Since I announced last month that I would be refocusing my writing efforts on my novel, I have received an editorial assessment of my first draft from a professional editor with years of experience working for well-known agencies. The opening and closing paragraphs of her assessment were glowing:
It has been an absolute pleasure to be immersed in Joan’s world these past few weeks…this novel is so assured, the characters so vivid and lifelike, that I’m astonished it’s a debut. This is a fantastic first draft, and with some fairly minimal revision I think you can easily begin querying agents.
Your writing is so strong, your ear for dialogue so sharp, that I don’t necessarily think hiring a developmental editor would be cost-effective…I think your next step after some revision should be to query agents… I hope you feel very proud of what you’ve done so far—I think this novel has a very bright future ahead of it.
If anyone else had shared this kind of review about their writing with me, I would have been ecstatic for them, maybe even a little envious. So why was I feeling what could only be described as stressed out?
After some soul-searching and input from Coach Allison Task, I came to two conclusions. I hope by sharing my experience, I can help others avoid these pitfalls and take more joy in their efforts—be they writing or something else.
Celebrate achievements along the way
I forgot to celebrate my achievement. Certainly I appreciated the praise as I read it, but as soon as I got to the meat of the assessment—the suggested areas for “fairly minimal revision”—I went immediately into critic mode. How did I miss that? How am I going to fix that? If I knew how to do that, I would have done it in the first place. This is going to be a lot of work…. You get the idea.
I would have been better served to stop and celebrate my achievements thus far. I wrote a debut novel that is assured, vivid, astonishing! The fact that it’s not quite ready for publication does not take away from that major achievement. I do not have to wait for the finish line to celebrate. I need to take joy in the milestones along the way.
As Allison points out in her book, Personal (R)evolution, celebrating isn’t only about the joy of the celebration (which is reason enough), but it will also help you with future goals.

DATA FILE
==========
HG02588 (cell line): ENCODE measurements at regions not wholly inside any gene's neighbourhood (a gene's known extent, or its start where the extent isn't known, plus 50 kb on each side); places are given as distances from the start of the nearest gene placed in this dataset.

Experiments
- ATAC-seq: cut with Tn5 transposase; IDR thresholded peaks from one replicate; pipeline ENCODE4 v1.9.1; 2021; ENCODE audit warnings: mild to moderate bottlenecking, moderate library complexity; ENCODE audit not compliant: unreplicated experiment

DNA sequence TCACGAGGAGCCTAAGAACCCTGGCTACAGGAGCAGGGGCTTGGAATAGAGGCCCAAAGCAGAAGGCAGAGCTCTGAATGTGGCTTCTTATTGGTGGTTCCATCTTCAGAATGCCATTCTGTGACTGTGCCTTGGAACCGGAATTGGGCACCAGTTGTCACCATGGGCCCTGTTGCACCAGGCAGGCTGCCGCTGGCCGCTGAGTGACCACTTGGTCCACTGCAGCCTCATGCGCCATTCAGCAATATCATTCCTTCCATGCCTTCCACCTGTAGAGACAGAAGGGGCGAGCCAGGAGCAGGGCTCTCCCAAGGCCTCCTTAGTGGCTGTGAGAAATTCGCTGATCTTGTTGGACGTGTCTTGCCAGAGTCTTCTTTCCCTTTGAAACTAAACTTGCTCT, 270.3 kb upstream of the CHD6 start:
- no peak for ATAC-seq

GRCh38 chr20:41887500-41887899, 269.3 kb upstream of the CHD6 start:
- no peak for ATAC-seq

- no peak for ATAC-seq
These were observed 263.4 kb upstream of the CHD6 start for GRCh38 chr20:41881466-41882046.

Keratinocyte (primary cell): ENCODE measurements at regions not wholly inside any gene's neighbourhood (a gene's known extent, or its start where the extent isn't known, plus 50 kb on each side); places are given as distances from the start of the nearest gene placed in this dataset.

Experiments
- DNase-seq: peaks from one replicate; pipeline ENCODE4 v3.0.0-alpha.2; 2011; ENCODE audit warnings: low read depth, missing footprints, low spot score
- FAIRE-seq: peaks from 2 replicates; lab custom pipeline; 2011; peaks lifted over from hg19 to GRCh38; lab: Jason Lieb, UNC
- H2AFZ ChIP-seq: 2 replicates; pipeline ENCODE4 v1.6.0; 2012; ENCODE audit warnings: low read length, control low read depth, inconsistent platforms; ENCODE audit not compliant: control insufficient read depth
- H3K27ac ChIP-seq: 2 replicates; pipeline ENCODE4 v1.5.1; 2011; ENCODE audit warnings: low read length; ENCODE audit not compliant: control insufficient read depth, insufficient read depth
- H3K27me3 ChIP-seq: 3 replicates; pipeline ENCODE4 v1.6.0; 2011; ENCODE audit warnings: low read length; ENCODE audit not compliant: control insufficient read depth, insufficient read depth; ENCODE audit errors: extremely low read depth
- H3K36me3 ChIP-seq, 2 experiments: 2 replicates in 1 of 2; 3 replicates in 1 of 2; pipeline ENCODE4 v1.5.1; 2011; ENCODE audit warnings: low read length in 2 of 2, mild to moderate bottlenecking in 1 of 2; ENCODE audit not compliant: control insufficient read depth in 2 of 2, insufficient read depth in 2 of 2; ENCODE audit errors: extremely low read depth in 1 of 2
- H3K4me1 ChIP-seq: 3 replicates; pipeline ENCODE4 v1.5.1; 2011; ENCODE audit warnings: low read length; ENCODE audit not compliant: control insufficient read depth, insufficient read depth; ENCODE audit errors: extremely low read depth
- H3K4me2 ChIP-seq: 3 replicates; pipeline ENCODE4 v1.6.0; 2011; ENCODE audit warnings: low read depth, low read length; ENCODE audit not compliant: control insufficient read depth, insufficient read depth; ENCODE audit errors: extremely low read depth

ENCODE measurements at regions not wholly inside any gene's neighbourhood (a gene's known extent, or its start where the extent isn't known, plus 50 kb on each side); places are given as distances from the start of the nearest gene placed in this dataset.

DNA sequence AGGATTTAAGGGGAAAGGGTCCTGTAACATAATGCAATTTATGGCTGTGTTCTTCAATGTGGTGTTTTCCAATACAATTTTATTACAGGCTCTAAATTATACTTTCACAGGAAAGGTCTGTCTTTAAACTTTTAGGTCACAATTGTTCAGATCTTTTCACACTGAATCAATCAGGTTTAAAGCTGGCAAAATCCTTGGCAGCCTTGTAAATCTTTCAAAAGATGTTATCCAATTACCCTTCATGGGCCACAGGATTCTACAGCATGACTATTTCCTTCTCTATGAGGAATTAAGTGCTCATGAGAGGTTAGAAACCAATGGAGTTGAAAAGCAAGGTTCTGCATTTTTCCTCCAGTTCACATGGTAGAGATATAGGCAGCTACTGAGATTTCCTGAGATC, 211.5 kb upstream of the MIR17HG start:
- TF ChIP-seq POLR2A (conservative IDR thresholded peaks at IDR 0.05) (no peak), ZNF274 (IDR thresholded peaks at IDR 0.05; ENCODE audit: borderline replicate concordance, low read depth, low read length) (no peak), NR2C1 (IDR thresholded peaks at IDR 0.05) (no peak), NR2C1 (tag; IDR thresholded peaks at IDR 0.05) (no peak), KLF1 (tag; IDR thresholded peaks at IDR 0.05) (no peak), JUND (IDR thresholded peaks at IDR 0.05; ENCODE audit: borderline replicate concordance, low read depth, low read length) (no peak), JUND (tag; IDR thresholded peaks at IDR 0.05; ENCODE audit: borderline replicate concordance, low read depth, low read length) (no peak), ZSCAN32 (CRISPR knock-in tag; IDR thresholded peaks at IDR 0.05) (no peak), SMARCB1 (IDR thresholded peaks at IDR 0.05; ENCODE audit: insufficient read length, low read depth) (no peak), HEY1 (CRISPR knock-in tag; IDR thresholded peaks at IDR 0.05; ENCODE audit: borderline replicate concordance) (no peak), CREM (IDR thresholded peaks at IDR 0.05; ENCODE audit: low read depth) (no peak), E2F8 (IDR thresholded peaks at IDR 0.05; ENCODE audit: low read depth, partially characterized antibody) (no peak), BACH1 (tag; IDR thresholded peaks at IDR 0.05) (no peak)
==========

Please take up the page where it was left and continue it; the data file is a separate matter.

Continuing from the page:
By reflecting on your accomplishment, you’re reinforcing the action you took and the tools you used to make it happen. The more you sink into your successes, the more prepared you are to mobilize those tools to create future success. The more you recognize that you can do hard things, the more likely are you to do the next hard thing.
For more about the importance of celebrating and how and why to do it, I recommend reading Personal (R)evolution. For now, suffice it to say, we all need to stop and celebrate more often!
Not all stress is bad
Yes, I am feeling some stress, but that’s not necessarily a bad thing. Rather than trying to rid myself of all stress, I can reinterpret stress as a healthy, natural response to starting a new challenge. I am doing something I’ve never done before. If that doesn’t create some stress in my body, I just might be dead. There is a name for what I am feeling: eustress, a positive form of stress having a beneficial effect on motivation and performance. Eustress is my body giving me the extra energy I need to do this important work. Instead of trying to push the stress down, I am learning to put it to work to invigorate my writing.
If you are trying to cope with the stress of an important project, simply changing the way you look at the stress may help. Remember, the level of stress you feel is an indicator of how much you care about the project. Stress is just a feeling, and all feelings are temporary. This will pass. In the meantime, focus on the task at hand, rather than the feeling. Put the extra energy into the task ahead of you.
So while I titled this post Stress less, celebrate more, perhaps a more appropriate title would be Stress better, celebrate more.
- Do you have a major project in the works? Can you tell us what it is?
- What are your best tricks for putting eustress to work for you?
- What is your favorite way to celebrate an achievement?
Christie is an author and professional communicator who blogs about life transitions, wellness, mindfulness, and anything else that answers the question “So what? Now what?”